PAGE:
How can two 1 oz. gold coins have two different prices? It's a curious thing! Both coins are just 1 oz. of gold, right? There's more to it than that. Many factors go into the price of a gold coin. Even though gold coins may look relatively the same, appearances aren't everything. Follow along as we explain why gold coin prices vary so much.
When evaluating the price of a gold coin, the first thing you want to ask yourself is, “What's special about this gold coin?” There are many different types of gold coins available. A few of the most commonly found ones are listed below.
Bullion Coins: Bullion is most simply defined as “precious metals in bulk form,” and gold bullion coins come in a variety of weights, from 1/10 oz. to 1 oz. Gold bullion coins are generally produced with a standard matte finish and are often not sealed in plastic slabs.
The price of a gold bullion coin is most often influenced by the coin's weight and the current market price of gold. Condition is a minor factor. A few scratches here and there won't impact the gold coin's market value.
Certified Coins: Certified gold coins are evaluated and graded for their condition by a third-party grading service, like Professional Coin Grading Service (PCGS), on the Sheldon Coin Grading Scale of 1 to 70. The higher the number, the more perfect the coin.
The price of a certified gold coin is tied to the coin's weight in gold, but also to its availability and condition. Because a certified coin's condition plays such a major role in its market potential, certified coins are encapsulated and sealed in impact-resistant, tamper-proof slabs.
Proof Coins: “Proof” indicates a coin’s finish and method of manufacture, not a coin’s condition or grade.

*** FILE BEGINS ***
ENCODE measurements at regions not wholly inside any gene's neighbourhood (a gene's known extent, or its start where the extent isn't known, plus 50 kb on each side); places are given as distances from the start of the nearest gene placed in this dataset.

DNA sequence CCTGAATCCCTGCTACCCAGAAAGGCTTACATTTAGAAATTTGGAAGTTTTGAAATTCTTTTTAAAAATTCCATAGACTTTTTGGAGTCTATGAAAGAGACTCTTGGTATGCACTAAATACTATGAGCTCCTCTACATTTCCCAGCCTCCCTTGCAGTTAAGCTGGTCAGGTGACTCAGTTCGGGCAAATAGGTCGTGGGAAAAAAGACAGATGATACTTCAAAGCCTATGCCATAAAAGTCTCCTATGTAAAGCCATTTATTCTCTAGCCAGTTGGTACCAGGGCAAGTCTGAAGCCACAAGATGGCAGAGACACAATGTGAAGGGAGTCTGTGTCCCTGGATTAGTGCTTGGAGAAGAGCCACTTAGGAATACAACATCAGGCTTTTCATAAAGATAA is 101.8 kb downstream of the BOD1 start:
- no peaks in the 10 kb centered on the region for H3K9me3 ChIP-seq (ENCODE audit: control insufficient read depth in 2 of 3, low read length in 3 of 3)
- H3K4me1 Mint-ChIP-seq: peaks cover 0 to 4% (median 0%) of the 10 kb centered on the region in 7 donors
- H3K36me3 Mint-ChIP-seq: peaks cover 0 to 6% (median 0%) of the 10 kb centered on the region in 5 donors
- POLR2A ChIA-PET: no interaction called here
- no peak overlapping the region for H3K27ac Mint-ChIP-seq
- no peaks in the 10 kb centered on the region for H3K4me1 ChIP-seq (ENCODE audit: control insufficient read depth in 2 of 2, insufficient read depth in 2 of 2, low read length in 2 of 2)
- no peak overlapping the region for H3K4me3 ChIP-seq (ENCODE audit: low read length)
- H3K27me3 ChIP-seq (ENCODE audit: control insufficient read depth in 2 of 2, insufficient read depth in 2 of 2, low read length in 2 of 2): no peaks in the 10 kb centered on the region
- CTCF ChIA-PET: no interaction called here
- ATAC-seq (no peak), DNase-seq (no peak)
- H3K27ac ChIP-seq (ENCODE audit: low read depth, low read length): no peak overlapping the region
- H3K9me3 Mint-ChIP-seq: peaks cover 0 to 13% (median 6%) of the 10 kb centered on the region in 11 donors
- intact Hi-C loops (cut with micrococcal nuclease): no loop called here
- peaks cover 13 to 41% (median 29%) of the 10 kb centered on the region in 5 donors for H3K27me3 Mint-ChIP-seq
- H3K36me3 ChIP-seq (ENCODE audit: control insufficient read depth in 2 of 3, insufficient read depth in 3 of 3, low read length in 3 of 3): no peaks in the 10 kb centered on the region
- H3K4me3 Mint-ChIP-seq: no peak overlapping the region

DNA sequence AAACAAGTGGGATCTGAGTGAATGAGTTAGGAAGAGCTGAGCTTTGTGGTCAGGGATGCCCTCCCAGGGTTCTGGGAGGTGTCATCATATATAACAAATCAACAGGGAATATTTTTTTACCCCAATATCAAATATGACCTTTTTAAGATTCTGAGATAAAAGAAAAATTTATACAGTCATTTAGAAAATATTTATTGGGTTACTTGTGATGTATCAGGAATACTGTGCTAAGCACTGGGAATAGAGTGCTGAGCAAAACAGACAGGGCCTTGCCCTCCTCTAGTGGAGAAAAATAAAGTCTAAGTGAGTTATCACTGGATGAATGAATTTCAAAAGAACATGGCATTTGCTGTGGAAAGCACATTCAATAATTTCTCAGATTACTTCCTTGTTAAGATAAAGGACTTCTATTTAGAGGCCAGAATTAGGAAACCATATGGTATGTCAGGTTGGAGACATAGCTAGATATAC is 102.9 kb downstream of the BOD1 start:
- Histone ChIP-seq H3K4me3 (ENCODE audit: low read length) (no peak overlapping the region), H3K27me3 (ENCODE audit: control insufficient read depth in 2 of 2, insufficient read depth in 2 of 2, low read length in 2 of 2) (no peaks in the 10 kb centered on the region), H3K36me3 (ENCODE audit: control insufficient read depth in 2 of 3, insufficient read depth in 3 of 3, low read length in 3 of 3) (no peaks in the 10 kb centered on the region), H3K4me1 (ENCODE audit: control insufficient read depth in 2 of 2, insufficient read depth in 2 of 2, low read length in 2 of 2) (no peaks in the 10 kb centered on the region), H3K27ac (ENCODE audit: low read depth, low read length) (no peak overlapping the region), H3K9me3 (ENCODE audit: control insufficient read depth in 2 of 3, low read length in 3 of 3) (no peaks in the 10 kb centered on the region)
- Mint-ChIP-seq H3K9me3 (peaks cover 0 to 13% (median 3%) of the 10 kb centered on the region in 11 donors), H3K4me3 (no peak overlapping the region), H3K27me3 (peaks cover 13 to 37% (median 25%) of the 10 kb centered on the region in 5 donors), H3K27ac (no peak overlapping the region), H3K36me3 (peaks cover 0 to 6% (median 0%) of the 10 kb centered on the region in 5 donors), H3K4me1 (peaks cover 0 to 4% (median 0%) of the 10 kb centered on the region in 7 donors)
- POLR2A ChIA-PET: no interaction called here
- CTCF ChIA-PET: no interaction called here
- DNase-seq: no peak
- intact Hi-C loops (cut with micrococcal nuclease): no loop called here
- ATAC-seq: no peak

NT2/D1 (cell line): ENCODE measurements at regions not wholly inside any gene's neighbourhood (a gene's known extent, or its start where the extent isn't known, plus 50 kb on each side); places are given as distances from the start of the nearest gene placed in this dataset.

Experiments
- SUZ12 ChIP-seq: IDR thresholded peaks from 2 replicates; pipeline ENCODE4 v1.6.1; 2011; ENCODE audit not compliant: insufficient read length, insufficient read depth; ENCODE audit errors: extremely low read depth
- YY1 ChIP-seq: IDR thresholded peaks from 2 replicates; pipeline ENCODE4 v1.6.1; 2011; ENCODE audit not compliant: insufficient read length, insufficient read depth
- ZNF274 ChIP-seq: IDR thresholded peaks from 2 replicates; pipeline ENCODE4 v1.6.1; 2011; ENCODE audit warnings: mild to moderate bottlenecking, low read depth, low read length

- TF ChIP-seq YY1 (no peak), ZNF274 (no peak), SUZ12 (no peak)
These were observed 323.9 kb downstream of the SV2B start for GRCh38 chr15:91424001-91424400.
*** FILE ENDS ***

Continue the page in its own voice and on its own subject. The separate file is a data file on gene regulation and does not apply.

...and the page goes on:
The Guide Book of United States Coins (via NGC) defines the term as: “Proof, A specially made coin distinguished by sharpness of detail and usually with brilliant, mirror-like surfaces.”
Like certified coins, the price of a proof coin is also tied to its availability and condition. Not all proof coins are graded and certified, but those that are have shown to not be as vulnerable to the same level of spot price volatility as bullion coins.
Uncirculated Coins: The term “uncirculated” can actually refer to three things: 1) a coin that's released to the public but not intended for general circulation; 2) a coin that's been given an official grade of Mint State 60+; or 3) the process by which a coin is made. The third definition is how the U.S. Mint refers to uncirculated coins and the interpretation we rely on here at U.S. Money Reserve.
Uncirculated gold coins are minted in much the same way as circulating coinage and tend to be more affordable than proof coins. They can also be produced in higher numbers than proof coins, but not always. The Uncirculated/Burnished Gold American Eagle with the “W” Mintmark is one of these exceptions. It offers the lowest mintages of any coin in the history of the Gold American Eagle program.
Big cars, big houses, big televisions—bigger things usually cost more than smaller things! The same can generally be said about gold coins.
This price factor is pretty simple to understand. In general, the bigger the coin, the higher the price! Let's look at a Gold American Eagle Coin as an example.
A 1/10 oz. Gold American Eagle Coin is 16.5 mm in diameter and 1.19 mm thick. It contains 1/10 troy oz. of gold and as of October 22, 2018, costs about $140.
A 1 oz. Gold American Eagle Coin, on the other hand, is greater in size and price. It has a diameter of 32.7 mm and a thickness of 2.87 mm. It contains 1 troy oz. of gold and as of October 22, 2018, costs about $1,294.